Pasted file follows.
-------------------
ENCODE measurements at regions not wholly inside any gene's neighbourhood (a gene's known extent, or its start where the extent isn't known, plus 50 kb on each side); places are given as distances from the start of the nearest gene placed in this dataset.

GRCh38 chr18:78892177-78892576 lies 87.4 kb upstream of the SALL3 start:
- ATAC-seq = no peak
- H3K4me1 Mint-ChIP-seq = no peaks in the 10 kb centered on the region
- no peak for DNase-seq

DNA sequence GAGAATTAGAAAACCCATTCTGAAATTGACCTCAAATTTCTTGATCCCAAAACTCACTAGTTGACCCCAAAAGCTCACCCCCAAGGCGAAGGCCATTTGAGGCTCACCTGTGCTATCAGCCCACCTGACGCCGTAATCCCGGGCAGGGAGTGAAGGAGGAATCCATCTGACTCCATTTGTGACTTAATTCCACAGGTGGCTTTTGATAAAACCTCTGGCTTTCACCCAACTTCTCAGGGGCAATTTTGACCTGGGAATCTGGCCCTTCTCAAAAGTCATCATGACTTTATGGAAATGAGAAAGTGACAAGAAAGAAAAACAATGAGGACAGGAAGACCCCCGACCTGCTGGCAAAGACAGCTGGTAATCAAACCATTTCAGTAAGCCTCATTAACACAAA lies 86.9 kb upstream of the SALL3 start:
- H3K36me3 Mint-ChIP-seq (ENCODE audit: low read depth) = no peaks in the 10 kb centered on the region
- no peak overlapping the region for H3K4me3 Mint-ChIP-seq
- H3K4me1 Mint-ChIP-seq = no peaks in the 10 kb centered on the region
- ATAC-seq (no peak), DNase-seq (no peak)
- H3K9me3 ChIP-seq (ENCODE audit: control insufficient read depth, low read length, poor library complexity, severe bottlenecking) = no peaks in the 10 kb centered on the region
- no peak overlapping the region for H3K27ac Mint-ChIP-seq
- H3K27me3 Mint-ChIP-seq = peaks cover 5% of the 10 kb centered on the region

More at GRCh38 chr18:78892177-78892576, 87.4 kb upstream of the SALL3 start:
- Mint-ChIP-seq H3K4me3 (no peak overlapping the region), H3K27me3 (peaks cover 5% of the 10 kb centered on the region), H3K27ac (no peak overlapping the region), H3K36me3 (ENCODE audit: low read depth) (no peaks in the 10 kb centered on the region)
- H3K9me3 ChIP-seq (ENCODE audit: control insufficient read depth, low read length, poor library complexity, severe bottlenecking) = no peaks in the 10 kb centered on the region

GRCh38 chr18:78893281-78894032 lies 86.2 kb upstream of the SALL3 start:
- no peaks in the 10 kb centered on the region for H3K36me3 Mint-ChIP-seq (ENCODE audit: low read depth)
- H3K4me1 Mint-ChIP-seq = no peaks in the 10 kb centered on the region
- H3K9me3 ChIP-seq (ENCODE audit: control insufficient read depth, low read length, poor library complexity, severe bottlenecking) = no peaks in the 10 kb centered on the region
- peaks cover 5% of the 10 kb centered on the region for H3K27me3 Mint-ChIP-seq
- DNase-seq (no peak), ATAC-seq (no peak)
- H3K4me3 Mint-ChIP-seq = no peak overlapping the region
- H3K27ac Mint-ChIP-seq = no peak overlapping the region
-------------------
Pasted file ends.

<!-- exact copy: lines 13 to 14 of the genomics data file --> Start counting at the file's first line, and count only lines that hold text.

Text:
- H3K27me3 Mint-ChIP-seq = peaks cover 5% of the 10 kb centered on the region

More at GRCh38 chr18:78892177-78892576, 87.4 kb upstream of the SALL3 start: